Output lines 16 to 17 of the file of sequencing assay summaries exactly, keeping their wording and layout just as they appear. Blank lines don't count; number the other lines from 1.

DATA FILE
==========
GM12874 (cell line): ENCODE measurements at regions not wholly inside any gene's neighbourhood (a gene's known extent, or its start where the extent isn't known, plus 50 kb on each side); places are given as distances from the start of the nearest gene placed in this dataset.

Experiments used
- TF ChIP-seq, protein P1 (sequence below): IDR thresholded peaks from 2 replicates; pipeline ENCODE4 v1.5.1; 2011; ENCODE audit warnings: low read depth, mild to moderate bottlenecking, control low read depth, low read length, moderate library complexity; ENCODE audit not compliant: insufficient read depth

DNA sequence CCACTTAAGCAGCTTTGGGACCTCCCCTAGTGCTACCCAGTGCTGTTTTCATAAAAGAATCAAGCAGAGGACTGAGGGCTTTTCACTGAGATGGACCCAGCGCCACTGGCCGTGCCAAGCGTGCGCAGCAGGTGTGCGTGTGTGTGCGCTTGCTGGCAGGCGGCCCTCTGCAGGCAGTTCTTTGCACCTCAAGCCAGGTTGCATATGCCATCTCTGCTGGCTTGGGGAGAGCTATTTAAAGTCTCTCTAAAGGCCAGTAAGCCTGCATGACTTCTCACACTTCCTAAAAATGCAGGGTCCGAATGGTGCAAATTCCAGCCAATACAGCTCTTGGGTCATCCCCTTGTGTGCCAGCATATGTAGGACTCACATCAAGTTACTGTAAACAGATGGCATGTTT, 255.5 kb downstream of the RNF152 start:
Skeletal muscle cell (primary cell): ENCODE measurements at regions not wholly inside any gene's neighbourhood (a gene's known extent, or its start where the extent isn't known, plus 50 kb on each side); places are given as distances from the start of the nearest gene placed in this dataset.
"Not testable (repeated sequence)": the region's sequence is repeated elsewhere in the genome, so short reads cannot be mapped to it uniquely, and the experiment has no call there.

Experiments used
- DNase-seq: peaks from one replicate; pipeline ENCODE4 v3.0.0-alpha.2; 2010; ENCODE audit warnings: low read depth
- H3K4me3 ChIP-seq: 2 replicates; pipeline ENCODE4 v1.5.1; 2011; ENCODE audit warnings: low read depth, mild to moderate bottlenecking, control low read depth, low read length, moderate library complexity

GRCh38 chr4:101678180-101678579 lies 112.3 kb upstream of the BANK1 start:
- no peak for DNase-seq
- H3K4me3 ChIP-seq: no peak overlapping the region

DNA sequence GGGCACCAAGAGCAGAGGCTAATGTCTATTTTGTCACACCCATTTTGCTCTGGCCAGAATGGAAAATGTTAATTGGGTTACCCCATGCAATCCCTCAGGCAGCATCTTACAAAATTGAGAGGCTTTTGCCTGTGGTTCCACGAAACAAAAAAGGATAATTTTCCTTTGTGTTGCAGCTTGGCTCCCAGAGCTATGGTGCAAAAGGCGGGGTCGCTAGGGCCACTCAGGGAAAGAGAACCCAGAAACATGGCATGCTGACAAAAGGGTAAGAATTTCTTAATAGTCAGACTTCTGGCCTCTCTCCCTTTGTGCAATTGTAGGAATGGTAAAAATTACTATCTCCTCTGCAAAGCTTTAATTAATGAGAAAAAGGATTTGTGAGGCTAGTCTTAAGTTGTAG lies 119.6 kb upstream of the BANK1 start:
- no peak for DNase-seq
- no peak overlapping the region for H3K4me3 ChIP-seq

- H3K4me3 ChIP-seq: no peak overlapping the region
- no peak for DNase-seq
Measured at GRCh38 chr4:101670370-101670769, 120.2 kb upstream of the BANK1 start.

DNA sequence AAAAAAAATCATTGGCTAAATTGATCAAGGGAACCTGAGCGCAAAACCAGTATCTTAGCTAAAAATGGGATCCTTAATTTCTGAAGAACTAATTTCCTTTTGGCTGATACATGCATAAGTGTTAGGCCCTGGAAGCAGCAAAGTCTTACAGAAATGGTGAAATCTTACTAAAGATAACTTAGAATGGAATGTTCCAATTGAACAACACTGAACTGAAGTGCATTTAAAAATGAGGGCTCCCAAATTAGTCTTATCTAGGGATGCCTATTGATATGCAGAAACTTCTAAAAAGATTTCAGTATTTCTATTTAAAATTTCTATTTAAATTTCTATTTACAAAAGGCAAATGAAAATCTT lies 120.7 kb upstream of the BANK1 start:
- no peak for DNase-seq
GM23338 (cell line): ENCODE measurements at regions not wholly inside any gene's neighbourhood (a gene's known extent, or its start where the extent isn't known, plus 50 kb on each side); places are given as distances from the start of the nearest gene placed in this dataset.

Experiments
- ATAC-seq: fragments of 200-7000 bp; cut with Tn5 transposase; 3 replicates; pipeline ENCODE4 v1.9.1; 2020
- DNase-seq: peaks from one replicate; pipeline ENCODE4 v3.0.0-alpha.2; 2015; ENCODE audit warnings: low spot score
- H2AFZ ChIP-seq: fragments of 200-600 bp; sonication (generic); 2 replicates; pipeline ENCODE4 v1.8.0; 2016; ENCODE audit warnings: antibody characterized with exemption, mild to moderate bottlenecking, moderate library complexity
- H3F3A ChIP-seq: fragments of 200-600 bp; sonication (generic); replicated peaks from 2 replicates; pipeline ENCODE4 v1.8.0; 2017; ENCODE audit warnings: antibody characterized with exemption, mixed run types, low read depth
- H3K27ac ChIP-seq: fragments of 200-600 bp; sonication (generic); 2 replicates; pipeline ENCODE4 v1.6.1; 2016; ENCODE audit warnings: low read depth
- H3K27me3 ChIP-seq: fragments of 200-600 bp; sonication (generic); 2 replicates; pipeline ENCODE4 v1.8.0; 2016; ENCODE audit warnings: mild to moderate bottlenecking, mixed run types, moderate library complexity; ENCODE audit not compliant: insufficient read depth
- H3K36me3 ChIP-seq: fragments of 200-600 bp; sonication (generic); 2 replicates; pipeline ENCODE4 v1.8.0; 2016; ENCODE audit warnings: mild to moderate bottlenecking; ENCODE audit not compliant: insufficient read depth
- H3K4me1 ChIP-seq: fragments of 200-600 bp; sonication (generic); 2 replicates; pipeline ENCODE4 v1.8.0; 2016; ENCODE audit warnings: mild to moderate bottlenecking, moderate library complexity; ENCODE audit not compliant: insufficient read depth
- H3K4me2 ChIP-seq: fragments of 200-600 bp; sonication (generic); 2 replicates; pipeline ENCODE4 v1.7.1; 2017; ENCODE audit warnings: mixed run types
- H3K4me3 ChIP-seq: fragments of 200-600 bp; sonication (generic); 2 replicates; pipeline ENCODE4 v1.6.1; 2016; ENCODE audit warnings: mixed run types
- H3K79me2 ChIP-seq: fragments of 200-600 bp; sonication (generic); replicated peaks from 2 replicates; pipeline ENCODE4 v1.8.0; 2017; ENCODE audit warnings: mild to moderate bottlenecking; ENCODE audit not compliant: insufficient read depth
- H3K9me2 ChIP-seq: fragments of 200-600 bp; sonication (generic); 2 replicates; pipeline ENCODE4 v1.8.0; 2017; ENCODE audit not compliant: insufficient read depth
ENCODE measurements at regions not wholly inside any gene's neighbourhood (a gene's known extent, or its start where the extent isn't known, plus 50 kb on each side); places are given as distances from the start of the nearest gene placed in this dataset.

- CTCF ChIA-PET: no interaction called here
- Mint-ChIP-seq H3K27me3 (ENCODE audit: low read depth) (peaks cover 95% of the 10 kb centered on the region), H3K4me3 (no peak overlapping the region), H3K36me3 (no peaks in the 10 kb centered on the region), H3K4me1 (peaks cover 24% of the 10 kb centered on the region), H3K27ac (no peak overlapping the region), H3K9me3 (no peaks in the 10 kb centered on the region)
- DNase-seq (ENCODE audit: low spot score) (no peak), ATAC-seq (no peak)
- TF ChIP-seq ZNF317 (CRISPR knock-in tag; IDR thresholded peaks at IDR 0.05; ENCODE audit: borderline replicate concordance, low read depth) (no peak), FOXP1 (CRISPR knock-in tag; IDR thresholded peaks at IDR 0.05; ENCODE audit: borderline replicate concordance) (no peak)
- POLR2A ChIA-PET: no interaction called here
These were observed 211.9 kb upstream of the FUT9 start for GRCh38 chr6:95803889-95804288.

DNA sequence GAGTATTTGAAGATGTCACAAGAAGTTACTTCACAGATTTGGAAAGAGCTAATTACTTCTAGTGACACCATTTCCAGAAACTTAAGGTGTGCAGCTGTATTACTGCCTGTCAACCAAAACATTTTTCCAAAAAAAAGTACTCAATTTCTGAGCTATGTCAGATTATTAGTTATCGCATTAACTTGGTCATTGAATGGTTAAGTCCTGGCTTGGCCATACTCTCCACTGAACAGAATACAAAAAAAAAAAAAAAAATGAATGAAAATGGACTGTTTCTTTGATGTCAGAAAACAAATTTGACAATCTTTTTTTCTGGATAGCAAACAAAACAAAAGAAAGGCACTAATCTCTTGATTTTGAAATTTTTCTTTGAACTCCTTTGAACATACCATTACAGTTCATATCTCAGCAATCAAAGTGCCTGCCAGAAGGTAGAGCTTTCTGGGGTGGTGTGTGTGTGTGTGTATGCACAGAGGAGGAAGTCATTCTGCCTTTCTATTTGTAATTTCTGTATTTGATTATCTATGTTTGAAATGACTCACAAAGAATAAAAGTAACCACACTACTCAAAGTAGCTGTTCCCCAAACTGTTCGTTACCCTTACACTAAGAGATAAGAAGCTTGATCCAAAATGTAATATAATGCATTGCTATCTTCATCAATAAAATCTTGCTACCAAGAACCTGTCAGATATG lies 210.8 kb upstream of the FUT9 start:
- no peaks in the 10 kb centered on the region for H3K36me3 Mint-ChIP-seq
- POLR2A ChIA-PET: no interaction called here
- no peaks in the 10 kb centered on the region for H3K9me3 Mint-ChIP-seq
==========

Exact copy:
- H3K4me3 ChIP-seq: no peak overlapping the region
- no peak for DNase-seq